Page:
The idea is that just as the Jews had the scriptures to prepare them for the coming of Christ, so the Greeks had philosophy to prepare them.  The principle here is simply that all truth ultimately points to Jesus, or to put it another way, Jesus completes all the stories.

The same thing is seen in the fictional stories we love.  In fact, this is one of the primary things that led CS Lewis to embrace Christianity.   He had abandoned Christianity as a youth because he was convinced it was just one myth among many that humans invented. In 1931 Lewis had a long conversation with J.R.R. Tolkien (and Hugo Dyson).  Tolkien responded to Lewis’ critiques that myths were not lies, instead they were the best, and sometimes, only way of conveying truth. Tolkien argued that since we are created by God the stories we write, though they contain error, reflect a fragment of the eternal truth that is with God.

Lewis came to agree and later wrote: The heart of Christianity is a myth which is also a fact…The old myth of the Dying God, without ceasing to be myth, comes down from the heaven of legend and imagination to the earth of history. The story of Christ is simply a true myth: a myth working on us in the same way as the others, but with this tremendous difference that it really happened”

Lewis’ Narnia stories are famously allegory, with Aslan clearly being the Christ-figure.  Tolkien was not a fan of such allegory and thus there is no character who exactly parallels Christ as Aslan does in Narnia.  Yet we still see things that point us to ultimate truth.  In Lord of the Rings Frodo is a hobbit and as a hobbit has little to attract people to him, for hobbits are not big or powerful. Frodo carries a heavy burden. While so much action is going on with Gandalf and Aragorn, the action of kings and battles, the things that we tend to think make a difference in the world, we remember that the real battle is being fought elsewhere. In the same way, while historians focus on the Caesars and other powerful people, Jesus fights his battle in the periphery.  Finally, for all the ways Frodo is similar to Jesus, in the end Frodo fails. Frodo cannot throw the ring into mount doom.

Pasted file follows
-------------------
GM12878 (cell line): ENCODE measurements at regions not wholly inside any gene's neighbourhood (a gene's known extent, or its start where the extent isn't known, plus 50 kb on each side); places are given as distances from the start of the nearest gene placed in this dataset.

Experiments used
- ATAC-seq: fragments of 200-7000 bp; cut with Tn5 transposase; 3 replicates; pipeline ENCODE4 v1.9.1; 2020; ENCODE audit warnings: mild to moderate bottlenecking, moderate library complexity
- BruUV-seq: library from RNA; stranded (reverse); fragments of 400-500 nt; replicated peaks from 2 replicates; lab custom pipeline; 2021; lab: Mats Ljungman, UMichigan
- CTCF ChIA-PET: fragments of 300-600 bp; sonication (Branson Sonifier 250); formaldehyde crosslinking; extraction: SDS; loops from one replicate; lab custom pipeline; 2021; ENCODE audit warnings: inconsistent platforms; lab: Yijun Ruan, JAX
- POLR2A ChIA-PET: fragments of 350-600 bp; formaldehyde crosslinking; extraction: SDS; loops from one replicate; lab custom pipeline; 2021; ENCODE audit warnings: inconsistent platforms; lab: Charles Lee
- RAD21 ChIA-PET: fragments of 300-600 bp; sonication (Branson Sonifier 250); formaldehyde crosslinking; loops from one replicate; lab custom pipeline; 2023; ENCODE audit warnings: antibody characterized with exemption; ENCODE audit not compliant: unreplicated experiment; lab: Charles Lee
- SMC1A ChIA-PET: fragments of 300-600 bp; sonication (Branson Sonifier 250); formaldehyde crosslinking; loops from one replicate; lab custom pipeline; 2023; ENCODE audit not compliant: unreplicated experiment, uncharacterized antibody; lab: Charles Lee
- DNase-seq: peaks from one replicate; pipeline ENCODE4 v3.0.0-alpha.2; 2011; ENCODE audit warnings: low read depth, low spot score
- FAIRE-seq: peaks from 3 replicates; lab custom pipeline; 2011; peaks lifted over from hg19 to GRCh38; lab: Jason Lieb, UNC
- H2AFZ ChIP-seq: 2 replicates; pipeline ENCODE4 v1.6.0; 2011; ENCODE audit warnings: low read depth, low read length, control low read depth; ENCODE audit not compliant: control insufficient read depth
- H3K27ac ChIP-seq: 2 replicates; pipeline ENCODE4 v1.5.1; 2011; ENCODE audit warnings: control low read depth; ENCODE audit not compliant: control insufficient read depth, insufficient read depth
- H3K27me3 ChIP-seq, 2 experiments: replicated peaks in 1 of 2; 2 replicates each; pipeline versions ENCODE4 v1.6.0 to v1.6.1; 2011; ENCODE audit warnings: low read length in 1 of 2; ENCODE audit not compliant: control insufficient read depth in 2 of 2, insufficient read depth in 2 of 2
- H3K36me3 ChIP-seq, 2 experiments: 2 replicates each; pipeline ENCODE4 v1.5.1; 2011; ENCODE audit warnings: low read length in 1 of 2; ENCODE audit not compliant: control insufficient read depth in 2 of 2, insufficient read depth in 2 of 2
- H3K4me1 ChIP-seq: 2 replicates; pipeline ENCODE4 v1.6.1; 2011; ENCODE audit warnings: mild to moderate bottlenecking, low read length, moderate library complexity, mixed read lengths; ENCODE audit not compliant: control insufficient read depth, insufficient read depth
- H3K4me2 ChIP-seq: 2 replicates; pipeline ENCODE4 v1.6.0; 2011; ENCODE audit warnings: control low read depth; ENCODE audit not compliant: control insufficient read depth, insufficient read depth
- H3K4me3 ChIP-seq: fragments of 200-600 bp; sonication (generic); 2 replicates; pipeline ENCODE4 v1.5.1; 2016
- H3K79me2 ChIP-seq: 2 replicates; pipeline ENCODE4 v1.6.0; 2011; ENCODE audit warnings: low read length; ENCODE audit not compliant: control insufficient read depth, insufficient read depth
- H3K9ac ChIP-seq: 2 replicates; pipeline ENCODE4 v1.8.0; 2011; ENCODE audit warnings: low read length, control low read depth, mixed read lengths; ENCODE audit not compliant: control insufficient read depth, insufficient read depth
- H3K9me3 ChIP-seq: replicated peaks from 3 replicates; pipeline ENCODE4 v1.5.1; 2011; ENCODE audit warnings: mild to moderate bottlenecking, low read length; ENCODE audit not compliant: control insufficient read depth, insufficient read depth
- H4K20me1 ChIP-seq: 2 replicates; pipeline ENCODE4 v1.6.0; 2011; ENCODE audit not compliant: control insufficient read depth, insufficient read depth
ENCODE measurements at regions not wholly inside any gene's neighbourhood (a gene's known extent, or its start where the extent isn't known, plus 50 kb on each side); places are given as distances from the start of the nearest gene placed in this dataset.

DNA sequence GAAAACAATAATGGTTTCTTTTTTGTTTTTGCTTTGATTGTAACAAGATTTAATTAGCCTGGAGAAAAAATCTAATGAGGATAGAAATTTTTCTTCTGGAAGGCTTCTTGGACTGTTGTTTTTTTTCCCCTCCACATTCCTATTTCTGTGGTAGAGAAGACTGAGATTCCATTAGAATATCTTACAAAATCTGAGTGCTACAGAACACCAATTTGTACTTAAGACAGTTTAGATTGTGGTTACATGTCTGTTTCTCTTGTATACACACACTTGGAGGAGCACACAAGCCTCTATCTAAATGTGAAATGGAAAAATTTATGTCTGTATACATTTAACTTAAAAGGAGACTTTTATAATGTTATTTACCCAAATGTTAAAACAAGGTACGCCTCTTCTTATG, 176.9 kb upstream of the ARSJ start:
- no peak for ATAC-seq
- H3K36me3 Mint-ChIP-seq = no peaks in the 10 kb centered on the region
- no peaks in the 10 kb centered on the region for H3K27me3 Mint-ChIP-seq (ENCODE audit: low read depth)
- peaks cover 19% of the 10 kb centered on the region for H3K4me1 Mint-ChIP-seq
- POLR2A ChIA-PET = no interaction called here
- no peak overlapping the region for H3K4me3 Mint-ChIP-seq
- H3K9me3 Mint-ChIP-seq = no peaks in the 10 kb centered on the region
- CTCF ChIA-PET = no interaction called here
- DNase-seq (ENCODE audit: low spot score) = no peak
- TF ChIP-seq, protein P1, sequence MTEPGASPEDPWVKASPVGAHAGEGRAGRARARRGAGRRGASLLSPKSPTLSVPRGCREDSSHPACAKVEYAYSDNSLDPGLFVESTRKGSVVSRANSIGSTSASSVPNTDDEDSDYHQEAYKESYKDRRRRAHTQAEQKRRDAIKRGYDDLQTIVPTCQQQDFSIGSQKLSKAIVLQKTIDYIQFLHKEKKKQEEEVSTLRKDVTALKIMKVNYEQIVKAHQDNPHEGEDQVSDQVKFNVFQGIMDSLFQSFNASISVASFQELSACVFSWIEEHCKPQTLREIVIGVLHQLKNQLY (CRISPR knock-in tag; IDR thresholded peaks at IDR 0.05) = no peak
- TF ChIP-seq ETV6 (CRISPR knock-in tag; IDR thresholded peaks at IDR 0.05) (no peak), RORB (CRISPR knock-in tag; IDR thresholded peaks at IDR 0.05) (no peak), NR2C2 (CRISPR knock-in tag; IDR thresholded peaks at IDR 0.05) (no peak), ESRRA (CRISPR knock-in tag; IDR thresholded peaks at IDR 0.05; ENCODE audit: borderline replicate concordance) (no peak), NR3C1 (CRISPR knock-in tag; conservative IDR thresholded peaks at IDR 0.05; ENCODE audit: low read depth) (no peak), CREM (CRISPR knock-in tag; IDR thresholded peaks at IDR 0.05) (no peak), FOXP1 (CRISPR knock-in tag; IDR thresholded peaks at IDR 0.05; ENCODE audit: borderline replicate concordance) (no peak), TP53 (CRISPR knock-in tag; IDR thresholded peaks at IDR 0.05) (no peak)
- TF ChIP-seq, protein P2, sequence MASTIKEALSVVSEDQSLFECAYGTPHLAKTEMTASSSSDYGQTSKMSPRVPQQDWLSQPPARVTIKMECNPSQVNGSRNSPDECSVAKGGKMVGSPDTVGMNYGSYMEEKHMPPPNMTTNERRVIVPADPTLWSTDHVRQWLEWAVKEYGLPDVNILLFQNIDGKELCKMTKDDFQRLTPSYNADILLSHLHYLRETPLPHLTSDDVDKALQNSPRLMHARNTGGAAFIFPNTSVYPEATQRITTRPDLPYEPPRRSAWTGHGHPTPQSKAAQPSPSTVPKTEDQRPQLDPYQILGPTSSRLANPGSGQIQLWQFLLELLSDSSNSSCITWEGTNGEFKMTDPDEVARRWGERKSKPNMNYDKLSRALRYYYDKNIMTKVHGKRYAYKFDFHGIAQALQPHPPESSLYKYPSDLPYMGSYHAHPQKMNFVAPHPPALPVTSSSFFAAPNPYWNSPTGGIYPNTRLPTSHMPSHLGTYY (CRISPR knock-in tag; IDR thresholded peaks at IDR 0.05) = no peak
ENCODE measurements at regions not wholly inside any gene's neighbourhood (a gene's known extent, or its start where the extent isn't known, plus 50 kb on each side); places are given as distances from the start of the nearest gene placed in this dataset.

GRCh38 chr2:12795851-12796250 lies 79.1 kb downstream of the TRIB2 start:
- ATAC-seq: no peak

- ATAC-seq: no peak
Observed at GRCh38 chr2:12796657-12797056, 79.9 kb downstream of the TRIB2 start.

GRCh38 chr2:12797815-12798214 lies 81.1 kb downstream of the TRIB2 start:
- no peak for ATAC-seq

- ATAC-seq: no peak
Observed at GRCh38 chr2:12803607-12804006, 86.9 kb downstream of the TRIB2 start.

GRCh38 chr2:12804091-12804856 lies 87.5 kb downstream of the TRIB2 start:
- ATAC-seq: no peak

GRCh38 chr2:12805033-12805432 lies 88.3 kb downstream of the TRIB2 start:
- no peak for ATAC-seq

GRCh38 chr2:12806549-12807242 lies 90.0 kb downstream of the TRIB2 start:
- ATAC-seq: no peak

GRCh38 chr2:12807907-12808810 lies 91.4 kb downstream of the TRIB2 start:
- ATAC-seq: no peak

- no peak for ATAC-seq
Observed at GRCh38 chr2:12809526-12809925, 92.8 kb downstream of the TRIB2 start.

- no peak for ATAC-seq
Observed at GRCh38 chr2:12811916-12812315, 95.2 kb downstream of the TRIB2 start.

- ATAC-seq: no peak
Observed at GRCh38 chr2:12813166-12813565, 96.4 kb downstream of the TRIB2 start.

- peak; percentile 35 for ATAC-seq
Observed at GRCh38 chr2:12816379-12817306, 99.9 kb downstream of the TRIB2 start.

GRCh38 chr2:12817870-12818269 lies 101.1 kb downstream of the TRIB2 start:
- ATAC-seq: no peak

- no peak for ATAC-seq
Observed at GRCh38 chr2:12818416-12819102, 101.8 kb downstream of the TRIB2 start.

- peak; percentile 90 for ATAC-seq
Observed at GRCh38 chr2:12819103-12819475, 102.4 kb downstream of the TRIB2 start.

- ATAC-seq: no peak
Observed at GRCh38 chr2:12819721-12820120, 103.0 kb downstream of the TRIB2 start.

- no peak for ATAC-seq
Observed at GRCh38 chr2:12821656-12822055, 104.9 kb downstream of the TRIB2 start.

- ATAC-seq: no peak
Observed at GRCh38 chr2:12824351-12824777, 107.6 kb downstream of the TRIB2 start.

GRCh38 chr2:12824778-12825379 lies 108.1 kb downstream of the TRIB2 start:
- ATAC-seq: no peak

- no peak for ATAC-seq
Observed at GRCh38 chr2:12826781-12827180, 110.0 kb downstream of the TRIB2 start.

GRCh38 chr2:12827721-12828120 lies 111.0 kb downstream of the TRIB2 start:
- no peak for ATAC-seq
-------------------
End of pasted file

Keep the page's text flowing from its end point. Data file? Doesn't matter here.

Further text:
Just as Jesus succeeds in the wilderness temptation, reminding us of the many ways God’s people had earlier fallen into temptation in the wilderness, so Jesus succeeds where Frodo failed.   It is where stories diverge from Jesus that we understand they are incomplete.  Frodo fails to destroy the ring, for he is a flawed and imperfect creature.  Jesus alone can accomplish the victory over evil.

Like other characters in great literature (and film), Harry Potter has some Christ-like qualities and in other places, like Frodo, falls short.  In light of the final movie coming out, many articles have appeared on the faith of JK Rowling and Christian themes in Harry Potter (here and here and here.).

Finally, the stories of Greek philosophy, Frodo Baggins and Harry Potter are similar to our own life stories.  My life story consists of some truth, some good that can be affirmed by my Creator.  But my life story is also one of brokenness and failure, yet it is these things which are taken up into Christ as I am transformed.  Perhaps there is a lesson for Christian witness here: every person and culture contains some truth which points to the ultimate truth in Jesus but also falls short in some places (or as Andrew Walls calls them, the indigenizing and pilgrim principles).

Writing this makes me yearn for the next great story…its certainly won’t be A Song of Ice and Fire, Dance with Dragons was disappointing!